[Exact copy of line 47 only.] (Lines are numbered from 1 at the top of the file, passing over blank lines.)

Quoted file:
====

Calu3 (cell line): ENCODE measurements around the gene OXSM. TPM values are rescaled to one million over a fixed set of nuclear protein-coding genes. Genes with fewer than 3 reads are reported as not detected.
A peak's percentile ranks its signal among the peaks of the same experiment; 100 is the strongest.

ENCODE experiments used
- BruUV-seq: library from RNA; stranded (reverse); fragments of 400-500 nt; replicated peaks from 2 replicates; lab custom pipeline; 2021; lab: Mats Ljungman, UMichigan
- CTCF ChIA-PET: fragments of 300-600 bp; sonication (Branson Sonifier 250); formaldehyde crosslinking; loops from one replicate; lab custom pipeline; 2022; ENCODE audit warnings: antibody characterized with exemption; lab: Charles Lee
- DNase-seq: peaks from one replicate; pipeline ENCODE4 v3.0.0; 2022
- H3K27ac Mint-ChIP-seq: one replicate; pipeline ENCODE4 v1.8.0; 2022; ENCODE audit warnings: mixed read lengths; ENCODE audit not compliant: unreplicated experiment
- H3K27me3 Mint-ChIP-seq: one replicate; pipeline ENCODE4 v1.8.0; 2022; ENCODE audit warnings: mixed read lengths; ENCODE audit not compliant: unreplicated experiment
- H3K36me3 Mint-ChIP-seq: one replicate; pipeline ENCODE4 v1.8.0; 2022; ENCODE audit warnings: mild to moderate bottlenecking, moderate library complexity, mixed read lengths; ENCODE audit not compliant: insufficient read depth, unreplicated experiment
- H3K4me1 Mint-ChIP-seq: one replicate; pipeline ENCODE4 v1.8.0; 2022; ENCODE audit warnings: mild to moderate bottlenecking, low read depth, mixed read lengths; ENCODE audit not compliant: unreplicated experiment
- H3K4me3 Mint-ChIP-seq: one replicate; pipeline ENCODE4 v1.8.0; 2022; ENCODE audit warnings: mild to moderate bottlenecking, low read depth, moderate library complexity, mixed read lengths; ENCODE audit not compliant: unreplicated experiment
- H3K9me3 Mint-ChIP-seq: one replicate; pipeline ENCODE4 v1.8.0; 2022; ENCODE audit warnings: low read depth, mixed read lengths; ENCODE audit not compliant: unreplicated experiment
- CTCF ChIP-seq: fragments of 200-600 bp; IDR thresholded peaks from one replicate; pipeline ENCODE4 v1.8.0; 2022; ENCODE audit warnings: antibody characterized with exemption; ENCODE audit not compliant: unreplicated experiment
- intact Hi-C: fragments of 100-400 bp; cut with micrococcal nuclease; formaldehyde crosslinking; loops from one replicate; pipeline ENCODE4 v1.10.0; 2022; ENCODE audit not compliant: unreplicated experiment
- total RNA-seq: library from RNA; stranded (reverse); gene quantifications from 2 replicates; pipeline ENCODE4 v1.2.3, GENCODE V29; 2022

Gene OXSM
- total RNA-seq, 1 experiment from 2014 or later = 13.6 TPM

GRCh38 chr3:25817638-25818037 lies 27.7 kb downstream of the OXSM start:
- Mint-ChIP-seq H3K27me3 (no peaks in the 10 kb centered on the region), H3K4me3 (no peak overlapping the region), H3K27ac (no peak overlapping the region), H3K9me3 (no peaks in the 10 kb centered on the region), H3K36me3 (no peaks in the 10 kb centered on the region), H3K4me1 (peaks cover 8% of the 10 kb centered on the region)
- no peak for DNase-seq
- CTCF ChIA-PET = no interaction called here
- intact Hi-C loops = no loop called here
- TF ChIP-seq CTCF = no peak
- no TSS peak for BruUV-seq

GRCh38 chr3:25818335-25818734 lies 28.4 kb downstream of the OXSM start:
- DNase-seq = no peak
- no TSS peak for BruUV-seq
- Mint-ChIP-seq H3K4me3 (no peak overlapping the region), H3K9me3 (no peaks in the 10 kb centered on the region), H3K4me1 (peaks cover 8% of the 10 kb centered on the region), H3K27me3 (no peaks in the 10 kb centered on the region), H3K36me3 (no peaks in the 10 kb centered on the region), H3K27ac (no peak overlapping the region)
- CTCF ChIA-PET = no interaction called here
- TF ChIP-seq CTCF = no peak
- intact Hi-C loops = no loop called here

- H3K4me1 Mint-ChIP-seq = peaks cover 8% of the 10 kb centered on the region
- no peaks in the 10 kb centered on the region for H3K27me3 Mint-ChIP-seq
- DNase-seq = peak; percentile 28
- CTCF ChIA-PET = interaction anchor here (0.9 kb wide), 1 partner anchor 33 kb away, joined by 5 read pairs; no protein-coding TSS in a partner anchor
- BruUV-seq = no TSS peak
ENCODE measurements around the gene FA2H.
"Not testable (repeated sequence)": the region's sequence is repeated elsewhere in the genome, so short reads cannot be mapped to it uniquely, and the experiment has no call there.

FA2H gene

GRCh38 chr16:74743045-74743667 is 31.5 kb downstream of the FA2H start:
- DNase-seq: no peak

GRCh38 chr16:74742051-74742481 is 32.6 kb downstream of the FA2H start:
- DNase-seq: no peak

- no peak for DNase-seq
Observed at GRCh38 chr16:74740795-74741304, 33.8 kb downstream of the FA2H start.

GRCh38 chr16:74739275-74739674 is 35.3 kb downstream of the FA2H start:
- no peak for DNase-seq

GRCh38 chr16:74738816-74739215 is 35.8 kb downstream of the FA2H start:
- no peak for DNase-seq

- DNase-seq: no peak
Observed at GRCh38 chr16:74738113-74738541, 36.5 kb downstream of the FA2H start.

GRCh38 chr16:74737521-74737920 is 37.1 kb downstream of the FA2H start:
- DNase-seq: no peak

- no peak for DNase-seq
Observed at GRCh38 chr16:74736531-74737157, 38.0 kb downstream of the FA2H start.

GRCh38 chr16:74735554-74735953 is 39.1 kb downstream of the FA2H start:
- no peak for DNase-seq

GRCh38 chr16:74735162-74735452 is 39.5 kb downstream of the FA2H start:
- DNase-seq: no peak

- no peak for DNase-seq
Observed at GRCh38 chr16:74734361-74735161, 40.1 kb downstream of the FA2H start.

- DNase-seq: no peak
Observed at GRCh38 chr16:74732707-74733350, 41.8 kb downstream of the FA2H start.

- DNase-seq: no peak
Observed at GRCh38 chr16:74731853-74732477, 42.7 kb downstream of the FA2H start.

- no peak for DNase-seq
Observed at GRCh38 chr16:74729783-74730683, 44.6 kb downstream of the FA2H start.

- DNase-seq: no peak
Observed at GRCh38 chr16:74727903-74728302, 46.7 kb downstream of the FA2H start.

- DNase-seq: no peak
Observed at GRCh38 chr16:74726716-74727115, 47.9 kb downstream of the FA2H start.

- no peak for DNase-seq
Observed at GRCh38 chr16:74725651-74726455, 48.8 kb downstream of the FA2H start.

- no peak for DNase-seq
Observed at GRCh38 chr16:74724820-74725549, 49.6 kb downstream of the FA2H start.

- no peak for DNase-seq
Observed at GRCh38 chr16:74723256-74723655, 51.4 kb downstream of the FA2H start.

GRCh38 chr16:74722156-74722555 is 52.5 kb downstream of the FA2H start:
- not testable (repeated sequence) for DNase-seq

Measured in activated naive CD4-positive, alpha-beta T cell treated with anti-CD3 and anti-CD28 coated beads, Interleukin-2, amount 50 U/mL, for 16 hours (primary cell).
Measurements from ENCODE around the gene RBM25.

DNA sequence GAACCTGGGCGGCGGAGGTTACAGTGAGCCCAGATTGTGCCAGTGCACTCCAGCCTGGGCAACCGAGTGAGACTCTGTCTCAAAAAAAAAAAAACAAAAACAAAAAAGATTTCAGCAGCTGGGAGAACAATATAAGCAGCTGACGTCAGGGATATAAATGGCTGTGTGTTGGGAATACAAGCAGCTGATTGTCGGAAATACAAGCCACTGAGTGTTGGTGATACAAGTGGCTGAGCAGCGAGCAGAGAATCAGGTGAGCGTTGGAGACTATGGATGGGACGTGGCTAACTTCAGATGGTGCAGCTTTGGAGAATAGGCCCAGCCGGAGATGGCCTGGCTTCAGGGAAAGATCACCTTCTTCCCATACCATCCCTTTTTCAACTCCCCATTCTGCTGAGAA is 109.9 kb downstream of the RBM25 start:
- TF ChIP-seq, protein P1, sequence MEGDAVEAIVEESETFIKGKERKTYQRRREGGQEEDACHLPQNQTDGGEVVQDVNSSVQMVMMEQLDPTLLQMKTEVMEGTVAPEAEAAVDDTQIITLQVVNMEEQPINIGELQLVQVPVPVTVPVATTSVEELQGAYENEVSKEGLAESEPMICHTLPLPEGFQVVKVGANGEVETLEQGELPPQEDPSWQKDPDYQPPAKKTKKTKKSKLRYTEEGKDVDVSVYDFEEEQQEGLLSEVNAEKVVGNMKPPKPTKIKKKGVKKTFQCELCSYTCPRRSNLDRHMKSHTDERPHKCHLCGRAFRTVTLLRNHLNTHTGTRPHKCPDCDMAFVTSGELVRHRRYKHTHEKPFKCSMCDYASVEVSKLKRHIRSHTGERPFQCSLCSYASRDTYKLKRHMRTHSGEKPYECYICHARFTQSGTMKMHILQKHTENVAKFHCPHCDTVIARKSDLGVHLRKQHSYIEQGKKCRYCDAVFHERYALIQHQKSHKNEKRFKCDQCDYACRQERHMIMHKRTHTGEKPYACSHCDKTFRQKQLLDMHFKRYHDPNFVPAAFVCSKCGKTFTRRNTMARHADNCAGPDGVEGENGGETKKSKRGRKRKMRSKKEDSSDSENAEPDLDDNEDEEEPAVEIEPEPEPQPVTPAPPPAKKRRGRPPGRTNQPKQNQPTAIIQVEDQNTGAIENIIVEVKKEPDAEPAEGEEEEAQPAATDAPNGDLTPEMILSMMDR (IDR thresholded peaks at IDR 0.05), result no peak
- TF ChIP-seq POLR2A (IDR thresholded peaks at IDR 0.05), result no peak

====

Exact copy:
- no peak for DNase-seq